The Dallas Morning News

Biden relents on refugee cap

After saying he would hold to Trump’s low limit, he is to announce higher number

- By ZEKE MILLER and AAMER MADHANI

WASHINGTON — Facing blistering criticism from allies and aid groups, the White House reversed course Friday and said President Joe Biden plans to lift his predecesso­r’s historical­ly low cap on refugees by next month, after initially moving only to expand the eligibilit­y criteria for resettleme­nts.

In an emergency determinat­ion signed by Biden earlier in the day, he stated that the admission of up to 15,000 refugees set by former President Donald Trump this year “remains justified by humanitari­an concerns and is otherwise in the national interest.” But if the cap is reached before the end of the current budget year and the emergency refugee situation persists, then a presidenti­al determinat­ion may be issued to raise the ceiling.

That statement set off a deluge of criticism from top allies on Capitol Hill, such as the second-ranking Senate Democrat, Dick Durbin of Illinois, who called that initial limit “unacceptab­le.”

White House press secretary Jen Psaki said later that Biden is expected to increase the refugee cap by May 15, though she didn’t say by how much.

Biden has been consulting with his advisers to determine what number of refugees could realistica­lly be admitted to the United States between now and Oct. 1, the end of the fiscal year, Psaki said.

“Given the decimated refugee admissions program we inherited,” she said it’s now “unlikely” Biden will be able to boost that number to 62,500, as he had proposed in his plan to Congress two months ago.

Biden, she said, had been urged by advisers to “take immediate action to reverse the Trump policy that banned refugees from many key regions, to enable flights from those regions to begin within days; today’s order did that.“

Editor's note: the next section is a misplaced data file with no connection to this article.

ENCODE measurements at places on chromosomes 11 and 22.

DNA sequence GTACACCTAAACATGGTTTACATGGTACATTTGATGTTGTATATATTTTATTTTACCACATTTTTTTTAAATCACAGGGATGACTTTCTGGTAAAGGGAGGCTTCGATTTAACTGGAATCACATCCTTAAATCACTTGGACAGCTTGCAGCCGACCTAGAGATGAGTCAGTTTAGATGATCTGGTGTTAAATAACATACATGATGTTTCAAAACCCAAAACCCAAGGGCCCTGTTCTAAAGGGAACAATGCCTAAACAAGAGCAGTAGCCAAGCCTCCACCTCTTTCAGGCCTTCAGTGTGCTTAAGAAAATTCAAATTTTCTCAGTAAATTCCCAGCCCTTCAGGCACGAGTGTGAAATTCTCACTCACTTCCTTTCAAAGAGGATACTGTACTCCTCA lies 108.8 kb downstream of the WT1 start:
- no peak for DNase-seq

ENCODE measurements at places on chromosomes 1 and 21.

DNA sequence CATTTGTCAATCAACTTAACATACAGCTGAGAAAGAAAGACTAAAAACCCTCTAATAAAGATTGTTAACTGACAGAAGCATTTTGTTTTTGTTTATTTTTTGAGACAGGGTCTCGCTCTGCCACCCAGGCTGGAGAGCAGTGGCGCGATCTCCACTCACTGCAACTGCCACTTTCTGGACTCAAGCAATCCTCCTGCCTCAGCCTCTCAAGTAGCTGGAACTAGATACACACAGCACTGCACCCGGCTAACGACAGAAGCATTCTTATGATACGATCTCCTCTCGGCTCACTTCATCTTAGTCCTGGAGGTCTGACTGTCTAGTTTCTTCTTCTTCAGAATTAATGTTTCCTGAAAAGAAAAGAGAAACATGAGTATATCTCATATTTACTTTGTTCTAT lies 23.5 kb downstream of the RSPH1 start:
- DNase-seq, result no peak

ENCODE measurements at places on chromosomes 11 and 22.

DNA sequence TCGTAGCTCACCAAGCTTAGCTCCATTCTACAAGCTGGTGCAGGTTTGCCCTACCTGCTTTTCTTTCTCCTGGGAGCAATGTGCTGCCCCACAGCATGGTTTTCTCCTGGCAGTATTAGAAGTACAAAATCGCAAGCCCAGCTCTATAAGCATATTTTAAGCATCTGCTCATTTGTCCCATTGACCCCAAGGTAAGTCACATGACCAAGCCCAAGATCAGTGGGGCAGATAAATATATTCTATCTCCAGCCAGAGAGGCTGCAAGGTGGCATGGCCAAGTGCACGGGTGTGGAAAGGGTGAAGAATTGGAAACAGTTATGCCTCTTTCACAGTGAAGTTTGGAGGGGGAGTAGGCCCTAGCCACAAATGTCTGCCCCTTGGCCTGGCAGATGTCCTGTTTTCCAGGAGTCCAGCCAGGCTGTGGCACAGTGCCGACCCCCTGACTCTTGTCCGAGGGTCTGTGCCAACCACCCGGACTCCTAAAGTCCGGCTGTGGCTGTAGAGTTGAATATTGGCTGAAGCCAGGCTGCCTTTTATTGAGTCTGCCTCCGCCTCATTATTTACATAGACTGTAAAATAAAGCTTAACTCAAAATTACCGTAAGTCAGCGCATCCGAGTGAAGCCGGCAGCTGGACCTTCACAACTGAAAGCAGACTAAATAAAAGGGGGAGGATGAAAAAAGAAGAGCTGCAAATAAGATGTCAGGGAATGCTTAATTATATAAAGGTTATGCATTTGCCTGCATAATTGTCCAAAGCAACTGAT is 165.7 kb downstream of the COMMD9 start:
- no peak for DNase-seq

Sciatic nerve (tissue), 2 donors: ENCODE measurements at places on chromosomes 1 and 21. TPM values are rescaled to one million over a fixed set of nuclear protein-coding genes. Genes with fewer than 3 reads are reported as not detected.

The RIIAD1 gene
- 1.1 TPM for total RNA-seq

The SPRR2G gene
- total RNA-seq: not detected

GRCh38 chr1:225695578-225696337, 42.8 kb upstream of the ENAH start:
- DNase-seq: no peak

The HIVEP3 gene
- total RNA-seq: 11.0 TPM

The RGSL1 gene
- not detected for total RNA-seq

Border concerns

The new allocation­s provide more slots for refugees from Africa, the Middle East and Central America and lift Trump’s restrictio­ns on resettleme­nts from Somalia, Syria and Yemen.

Critics from both sides of the political spectrum had accused the president of bowing to political pressure, which has been mounting over the record pace of unaccompan­ied migrants crossing the U.s.-mexico border. Stephen Miller, a key architect of Trump’s immigratio­n policies, tweeted that keeping Trump’s cap “reflects Team Biden’s awareness that the border flood will cause record midterm losses.”

The White House indicated that the border situation was partly why Biden had not acted before now, even though migrants at the border do not go through the same vetting process as refugees.

“It is a factor,” said Psaki, noting that the Office of Refugee Resettleme­nt “has personnel working on both issues, and so we have to ensure that there is capacity and ability to manage both.”

Democratic Sen. Richard Blumenthal of Connecticu­t said he didn’t buy that explanatio­n.

“This cruel policy is no more acceptable now than it was during the Trump administra­tion,” Blumenthal said. “To be clear: the asylum process at the southern border and the refugee process are completely separate immigratio­n systems. Conflating the two constitute­s caving to the politics of fear.”

Many are waiting

Since the fiscal year began last Oct. 1, just over 2,000 refugees have been resettled in the United States.

Secretary of State Antony Blinken notified Congress on Feb. 12 of a plan to raise the ceiling on admissions to 62,500, but no presidenti­al determinat­ion followed. Past presidents have issued such presidenti­al determinat­ions, which set the cap on refugee admissions, shortly after the notificati­on to Congress.

Democratic Sen. Bob Menendez of New Jersey, the chairman of the Senate Foreign Relations Committee, told Biden in a letter Friday that his inaction “undermines your declared purpose to reverse your predecesso­r’s refugee policies.”

Refugee resettleme­nt agencies said it was important that admissions go higher even if it’s not possible to meet the target, in order to send a message that America will be a leader again in offering safe haven to the world’s oppressed.

Some 35,000 refugees have been cleared to go to the United States, and 100,000 more remain in the pipeline, their lives in limbo, said David Miliband, president and CEO of the Internatio­nal Rescue Committee.

“This leadership is sorely needed,” he said. The State Department, which coordinate­s flights with resettleme­nt agencies, booked 715 refugees to come to the United States with the anticipati­on that Biden would have acted by March, but those flights were canceled since the refugees were not eligible under Trump’s rules, according to resettleme­nt agencies.

Most of the refugees are from Africa and fleeing armed conflict or political persecutio­n. Trump limited most spots to people fleeing religious persecutio­n, Iraqis who have assisted U.S. forces there, and people from Central America’s Northern Triangle, the distressed countries of Guatemala, Honduras and El Salvador.

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